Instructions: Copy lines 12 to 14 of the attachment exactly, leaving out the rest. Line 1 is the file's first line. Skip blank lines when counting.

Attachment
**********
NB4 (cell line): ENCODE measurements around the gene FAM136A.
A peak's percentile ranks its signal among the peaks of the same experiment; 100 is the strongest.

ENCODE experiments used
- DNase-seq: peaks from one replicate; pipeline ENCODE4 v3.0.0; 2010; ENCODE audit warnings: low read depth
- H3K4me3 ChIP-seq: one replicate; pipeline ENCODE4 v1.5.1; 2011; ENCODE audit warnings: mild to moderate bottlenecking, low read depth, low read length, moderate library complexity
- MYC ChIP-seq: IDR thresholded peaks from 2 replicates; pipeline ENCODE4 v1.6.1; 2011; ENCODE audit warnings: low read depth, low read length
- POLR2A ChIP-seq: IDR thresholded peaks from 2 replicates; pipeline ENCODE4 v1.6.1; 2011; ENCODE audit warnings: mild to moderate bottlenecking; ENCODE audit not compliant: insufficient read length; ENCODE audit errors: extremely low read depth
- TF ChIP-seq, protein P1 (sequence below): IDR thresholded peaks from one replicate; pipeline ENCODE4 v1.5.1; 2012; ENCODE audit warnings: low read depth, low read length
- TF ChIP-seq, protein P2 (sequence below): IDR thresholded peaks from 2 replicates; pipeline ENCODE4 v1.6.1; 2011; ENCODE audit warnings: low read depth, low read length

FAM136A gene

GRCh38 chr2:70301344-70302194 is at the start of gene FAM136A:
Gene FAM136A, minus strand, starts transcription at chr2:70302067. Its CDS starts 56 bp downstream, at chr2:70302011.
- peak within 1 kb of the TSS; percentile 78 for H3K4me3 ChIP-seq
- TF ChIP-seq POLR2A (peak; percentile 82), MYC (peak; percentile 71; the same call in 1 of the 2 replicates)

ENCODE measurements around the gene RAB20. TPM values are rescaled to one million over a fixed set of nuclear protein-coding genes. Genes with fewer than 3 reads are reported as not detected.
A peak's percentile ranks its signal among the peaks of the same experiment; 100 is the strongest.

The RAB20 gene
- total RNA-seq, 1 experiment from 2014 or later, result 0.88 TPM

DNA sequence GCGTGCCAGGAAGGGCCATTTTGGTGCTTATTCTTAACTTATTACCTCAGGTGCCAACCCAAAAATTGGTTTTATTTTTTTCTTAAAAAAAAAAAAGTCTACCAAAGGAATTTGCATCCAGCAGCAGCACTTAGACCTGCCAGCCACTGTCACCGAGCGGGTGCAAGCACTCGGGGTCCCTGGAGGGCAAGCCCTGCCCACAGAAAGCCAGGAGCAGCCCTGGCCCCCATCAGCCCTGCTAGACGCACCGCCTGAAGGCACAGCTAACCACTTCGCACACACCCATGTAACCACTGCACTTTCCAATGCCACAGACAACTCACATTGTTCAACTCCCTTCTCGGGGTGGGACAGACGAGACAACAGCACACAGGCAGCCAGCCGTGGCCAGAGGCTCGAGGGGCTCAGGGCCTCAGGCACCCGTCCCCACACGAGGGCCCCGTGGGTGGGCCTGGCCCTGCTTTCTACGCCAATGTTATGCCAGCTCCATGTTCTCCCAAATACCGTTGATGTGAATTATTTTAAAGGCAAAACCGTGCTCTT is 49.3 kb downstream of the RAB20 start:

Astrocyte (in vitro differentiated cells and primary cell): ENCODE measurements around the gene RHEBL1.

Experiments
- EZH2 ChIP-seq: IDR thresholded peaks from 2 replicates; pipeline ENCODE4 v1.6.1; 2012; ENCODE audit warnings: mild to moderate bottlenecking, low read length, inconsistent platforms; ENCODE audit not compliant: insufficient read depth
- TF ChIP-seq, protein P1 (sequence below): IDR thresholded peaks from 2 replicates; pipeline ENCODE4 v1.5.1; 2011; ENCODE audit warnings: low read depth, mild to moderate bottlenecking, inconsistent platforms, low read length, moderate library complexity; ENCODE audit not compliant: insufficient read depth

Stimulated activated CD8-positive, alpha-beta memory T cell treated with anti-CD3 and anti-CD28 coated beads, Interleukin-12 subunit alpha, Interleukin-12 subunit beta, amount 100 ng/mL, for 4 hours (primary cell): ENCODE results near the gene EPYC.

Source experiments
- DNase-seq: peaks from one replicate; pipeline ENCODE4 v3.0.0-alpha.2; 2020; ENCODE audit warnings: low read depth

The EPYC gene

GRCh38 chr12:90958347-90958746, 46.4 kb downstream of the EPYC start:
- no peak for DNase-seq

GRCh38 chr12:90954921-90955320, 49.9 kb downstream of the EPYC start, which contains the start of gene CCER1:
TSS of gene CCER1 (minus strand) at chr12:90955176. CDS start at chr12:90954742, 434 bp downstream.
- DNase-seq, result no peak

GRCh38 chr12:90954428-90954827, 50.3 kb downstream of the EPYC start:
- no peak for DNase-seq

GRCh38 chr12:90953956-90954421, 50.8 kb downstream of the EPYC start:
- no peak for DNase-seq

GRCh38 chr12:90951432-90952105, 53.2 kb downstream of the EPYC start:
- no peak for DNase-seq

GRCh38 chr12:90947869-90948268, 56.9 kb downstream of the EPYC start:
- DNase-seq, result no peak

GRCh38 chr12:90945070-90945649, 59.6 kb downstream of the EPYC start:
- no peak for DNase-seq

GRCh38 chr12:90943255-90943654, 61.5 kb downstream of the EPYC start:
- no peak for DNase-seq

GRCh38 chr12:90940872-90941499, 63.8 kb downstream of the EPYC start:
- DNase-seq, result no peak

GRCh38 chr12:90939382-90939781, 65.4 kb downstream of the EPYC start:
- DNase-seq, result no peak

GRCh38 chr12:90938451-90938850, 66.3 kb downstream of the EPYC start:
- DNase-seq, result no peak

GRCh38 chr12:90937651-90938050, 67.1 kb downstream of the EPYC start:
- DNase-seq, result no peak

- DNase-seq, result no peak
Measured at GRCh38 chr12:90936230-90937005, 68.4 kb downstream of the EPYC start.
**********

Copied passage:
Gene FAM136A, minus strand, starts transcription at chr2:70302067. Its CDS starts 56 bp downstream, at chr2:70302011.
- peak within 1 kb of the TSS; percentile 78 for H3K4me3 ChIP-seq
- TF ChIP-seq POLR2A (peak; percentile 82), MYC (peak; percentile 71; the same call in 1 of the 2 replicates)